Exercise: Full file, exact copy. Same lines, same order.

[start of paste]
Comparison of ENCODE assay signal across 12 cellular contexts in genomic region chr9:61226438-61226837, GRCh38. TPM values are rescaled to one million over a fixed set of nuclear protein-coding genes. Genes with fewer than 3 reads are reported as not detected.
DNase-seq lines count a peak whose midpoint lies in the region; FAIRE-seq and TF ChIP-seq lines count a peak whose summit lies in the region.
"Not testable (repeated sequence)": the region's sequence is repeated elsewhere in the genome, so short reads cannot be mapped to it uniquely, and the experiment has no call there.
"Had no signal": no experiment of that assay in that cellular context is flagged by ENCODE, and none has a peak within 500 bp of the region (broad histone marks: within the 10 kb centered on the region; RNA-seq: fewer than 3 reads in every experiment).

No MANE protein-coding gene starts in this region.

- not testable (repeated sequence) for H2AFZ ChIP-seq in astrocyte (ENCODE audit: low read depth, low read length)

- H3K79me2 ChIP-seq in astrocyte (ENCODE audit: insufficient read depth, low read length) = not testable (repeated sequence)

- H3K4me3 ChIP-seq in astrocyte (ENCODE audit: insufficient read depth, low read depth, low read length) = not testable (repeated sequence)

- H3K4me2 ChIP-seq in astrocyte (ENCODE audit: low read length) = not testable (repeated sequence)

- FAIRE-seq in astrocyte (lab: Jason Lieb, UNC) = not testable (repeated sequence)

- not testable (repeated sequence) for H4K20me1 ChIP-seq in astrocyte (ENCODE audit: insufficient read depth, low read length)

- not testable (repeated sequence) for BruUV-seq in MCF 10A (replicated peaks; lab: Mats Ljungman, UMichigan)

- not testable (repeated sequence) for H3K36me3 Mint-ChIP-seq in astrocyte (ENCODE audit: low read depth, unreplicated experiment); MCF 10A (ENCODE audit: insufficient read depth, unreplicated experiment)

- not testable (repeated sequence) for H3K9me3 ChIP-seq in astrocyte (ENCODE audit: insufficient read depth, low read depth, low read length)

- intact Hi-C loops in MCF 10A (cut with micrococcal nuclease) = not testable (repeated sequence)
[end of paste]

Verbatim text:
Comparison of ENCODE assay signal across 12 cellular contexts in genomic region chr9:61226438-61226837, GRCh38. TPM values are rescaled to one million over a fixed set of nuclear protein-coding genes. Genes with fewer than 3 reads are reported as not detected.
DNase-seq lines count a peak whose midpoint lies in the region; FAIRE-seq and TF ChIP-seq lines count a peak whose summit lies in the region.
"Not testable (repeated sequence)": the region's sequence is repeated elsewhere in the genome, so short reads cannot be mapped to it uniquely, and the experiment has no call there.
"Had no signal": no experiment of that assay in that cellular context is flagged by ENCODE, and none has a peak within 500 bp of the region (broad histone marks: within the 10 kb centered on the region; RNA-seq: fewer than 3 reads in every experiment).

No MANE protein-coding gene starts in this region.

- not testable (repeated sequence) for H2AFZ ChIP-seq in astrocyte (ENCODE audit: low read depth, low read length)

- H3K79me2 ChIP-seq in astrocyte (ENCODE audit: insufficient read depth, low read length) = not testable (repeated sequence)

- H3K4me3 ChIP-seq in astrocyte (ENCODE audit: insufficient read depth, low read depth, low read length) = not testable (repeated sequence)

- H3K4me2 ChIP-seq in astrocyte (ENCODE audit: low read length) = not testable (repeated sequence)

- FAIRE-seq in astrocyte (lab: Jason Lieb, UNC) = not testable (repeated sequence)

- not testable (repeated sequence) for H4K20me1 ChIP-seq in astrocyte (ENCODE audit: insufficient read depth, low read length)

- not testable (repeated sequence) for BruUV-seq in MCF 10A (replicated peaks; lab: Mats Ljungman, UMichigan)

- not testable (repeated sequence) for H3K36me3 Mint-ChIP-seq in astrocyte (ENCODE audit: low read depth, unreplicated experiment); MCF 10A (ENCODE audit: insufficient read depth, unreplicated experiment)

- not testable (repeated sequence) for H3K9me3 ChIP-seq in astrocyte (ENCODE audit: insufficient read depth, low read depth, low read length)

- intact Hi-C loops in MCF 10A (cut with micrococcal nuclease) = not testable (repeated sequence)